If your church has a huge chunk of cash to throw at this new service, enough to make it a professional-level performance, you might be numerically successful for a time. Create something entertaining enough, and people may show up for a while. But an untold number of smaller, less wealthy congregations have decided to start a contemporary service with limited resources. And by limited resources, I mean a few men of a certain age who will gladly relive their glory days, when they played in a garage cover band with some psychedelic name, say, the “Translucent Umbrellas.” The pastor, who is probably about the same age, thinks this is a great idea that will really pack in the young people. So they take off their shoes, grab their guitars, plug in their amps, and substitute their decades-old “new” songs, along with a few by Hillsong or Chris Tomlin, for the hymns in the traditional service.
Churches, hear me. Please stop trying this. It will end up failing because, though the novelty might seem cute to other church members, it will be embarrassing to young people and outsiders, and will seem way more out of touch than a traditional service. Don’t add a “contemporary” service, especially if you don’t have the funds to make it into the spectacle like the megachurch pattern demands. Just be yourself. Use your regular old songs with your regular old liturgy, but do it as well and with as much intentionality as you possibly can.
4. It establishes a false “old vs. new” dichotomy.
Historic Christian worship, which most would now call traditional, has always sung new songs. Now, traditional worship has been equated with nostalgia, and contemporary with pop culture. It shouldn’t be this way. We should all be singing, speaking, and praying new things, incorporating them into the best of previous generations. Liturgy that is stuck in a particular time. always becomes narcissistic, self-indulgent, and trite.
5. It assumes that historic elements of Christian worship are optional.
The formative, didactic function of music and other service elements are compromised. If a church truly believes an element of liturgy is important, it should be important for everyone. Because our faith is formed by how we worship, our worship should be crafted theologically. But the multiple service format says elements of worship are only as valuable as an audience finds them meaningful. For instance, “If the Apostles’ Creed means something to you, fine, go ahead and say it. If not, that’s fine too. It’s really all about what makes you most comfortable.” This is a problem. We don’t worship because it makes us happy or excited or sentimental, but because it’s important. If our faith tradition has long valued something, does that value go away because it doesn’t necessarily get butts in the seats?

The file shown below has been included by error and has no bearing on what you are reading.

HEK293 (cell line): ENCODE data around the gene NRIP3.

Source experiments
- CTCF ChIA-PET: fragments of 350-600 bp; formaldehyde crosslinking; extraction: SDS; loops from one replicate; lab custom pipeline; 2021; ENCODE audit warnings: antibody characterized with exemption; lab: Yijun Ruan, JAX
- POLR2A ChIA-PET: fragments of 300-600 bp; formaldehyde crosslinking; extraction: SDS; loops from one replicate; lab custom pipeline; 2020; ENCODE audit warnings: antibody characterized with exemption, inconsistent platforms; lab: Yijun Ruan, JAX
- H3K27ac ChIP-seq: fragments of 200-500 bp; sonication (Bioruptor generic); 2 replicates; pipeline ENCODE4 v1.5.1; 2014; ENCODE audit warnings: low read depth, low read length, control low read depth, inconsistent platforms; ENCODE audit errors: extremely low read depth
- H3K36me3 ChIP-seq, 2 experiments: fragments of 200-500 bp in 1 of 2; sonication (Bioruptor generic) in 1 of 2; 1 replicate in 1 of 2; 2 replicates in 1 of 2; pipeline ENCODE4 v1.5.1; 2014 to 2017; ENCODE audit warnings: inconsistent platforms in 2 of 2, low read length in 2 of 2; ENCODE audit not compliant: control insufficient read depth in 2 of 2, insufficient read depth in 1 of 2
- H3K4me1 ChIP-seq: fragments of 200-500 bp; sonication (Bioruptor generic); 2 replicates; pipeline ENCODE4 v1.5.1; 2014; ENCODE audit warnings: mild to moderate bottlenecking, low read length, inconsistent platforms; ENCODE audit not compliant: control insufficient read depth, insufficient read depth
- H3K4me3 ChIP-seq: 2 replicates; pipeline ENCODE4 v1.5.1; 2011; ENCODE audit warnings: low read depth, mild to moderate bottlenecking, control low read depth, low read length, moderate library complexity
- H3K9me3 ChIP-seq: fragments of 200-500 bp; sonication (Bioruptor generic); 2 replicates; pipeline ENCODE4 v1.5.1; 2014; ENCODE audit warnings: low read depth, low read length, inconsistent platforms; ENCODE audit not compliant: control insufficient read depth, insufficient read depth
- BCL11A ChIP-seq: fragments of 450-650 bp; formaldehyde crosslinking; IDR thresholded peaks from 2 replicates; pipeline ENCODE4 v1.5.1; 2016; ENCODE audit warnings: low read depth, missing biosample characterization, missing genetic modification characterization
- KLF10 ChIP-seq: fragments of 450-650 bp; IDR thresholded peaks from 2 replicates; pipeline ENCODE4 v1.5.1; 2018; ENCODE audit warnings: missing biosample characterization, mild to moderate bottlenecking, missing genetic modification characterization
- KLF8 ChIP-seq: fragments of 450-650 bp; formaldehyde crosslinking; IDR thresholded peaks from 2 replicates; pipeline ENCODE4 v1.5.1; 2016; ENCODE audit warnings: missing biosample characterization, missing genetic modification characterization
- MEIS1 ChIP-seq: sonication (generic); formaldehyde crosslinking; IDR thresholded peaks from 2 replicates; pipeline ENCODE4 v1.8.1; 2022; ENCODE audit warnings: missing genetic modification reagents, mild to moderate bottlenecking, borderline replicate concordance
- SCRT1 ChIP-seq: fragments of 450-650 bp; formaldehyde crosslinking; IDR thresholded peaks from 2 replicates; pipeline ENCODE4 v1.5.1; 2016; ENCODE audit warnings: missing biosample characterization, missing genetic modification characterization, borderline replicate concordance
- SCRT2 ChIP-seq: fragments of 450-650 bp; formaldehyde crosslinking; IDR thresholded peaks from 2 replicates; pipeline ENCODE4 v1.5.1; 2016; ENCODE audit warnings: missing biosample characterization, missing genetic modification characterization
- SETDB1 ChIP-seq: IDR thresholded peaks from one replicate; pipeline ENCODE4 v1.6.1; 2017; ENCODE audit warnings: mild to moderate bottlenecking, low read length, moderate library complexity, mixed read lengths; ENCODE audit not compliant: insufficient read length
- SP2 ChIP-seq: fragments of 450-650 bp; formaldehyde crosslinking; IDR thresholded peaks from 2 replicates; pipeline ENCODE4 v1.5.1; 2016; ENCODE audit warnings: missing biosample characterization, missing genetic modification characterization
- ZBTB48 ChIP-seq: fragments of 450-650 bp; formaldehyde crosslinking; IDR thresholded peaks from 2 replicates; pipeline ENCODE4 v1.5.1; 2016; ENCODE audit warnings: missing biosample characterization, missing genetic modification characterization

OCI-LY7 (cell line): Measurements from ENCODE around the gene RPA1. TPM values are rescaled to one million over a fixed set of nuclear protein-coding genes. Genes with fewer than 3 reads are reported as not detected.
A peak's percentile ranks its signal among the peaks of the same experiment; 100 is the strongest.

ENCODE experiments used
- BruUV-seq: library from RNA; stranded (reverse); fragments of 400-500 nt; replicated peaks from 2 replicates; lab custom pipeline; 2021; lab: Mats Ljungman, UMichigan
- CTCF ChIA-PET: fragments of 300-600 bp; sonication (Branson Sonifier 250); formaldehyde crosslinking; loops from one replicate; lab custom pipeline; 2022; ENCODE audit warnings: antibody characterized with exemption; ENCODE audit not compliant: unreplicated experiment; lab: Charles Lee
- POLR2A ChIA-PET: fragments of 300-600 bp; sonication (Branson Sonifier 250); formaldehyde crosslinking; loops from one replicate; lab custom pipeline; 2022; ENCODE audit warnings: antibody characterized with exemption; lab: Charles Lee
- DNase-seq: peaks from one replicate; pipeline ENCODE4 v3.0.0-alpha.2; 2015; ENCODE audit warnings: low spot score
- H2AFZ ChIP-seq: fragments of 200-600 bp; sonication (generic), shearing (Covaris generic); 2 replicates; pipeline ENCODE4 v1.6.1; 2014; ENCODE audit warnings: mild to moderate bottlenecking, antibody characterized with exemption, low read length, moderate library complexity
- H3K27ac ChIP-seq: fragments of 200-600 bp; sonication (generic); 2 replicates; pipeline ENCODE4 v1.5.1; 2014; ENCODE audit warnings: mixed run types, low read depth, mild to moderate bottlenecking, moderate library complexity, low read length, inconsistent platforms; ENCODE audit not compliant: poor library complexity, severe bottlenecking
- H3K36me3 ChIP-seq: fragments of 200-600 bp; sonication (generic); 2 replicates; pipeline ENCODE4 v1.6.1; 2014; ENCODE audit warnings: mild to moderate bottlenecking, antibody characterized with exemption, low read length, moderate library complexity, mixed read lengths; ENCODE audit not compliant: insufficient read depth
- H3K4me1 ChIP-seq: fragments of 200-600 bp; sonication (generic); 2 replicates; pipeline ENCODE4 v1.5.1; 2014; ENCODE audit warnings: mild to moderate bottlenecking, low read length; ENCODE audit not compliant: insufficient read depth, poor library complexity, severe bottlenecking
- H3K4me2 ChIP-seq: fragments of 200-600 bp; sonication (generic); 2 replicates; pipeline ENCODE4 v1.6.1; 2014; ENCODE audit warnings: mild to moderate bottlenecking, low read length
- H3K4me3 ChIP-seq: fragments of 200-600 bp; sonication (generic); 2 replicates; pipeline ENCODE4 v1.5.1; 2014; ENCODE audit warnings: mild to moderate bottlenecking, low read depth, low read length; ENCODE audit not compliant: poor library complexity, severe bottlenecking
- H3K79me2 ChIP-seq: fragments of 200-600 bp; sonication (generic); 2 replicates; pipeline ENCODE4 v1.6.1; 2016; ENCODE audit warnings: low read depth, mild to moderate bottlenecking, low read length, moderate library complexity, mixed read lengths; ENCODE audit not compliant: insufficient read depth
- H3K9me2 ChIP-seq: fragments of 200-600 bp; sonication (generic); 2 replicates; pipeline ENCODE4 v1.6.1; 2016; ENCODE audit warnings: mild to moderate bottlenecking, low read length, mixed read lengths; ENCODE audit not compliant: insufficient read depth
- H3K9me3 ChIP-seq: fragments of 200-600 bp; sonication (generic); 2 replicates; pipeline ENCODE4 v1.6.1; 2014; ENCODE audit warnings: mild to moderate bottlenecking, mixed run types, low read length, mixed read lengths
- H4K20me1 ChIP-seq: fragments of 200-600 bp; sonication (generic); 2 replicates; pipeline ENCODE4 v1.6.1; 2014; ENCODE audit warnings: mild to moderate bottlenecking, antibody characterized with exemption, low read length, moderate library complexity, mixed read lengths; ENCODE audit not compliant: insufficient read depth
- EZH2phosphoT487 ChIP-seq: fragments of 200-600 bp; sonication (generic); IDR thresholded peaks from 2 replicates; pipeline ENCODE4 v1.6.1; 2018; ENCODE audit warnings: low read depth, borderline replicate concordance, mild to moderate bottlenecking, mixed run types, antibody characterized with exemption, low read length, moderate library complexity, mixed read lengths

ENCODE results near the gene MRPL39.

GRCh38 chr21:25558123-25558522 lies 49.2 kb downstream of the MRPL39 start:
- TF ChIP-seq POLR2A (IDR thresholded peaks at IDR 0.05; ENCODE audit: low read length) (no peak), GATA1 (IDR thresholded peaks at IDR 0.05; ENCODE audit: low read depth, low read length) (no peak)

6. It reduces corporate worship to an activity of individualistic self-expression instead of a gathering of covenant people.
If worship services are about “connecting” to God, we might as well just stay home. Comfort and convenience over community and covenant. But that’s not the point. We worship because we are a distinct group bound together by the Christian story. What God hath joined together, let no worship “style” put asunder.
7. It creates a self-centered atmosphere.
Churches that proclaim freedom of choice in worship gatherings would likely lose half of their congregation if one of those choices when away. It’s about me, what I want, and if that’s not happening, I’m going to take my ball or guitar or hymnal and go home.
8. It bows at the altar of American consumerism.
This message of this false religion is that the customer is always right, that you can have it your own way. Of course, that’s a lie. It’s a lie that pits one thing up against another and makes you believe you actually have real choices.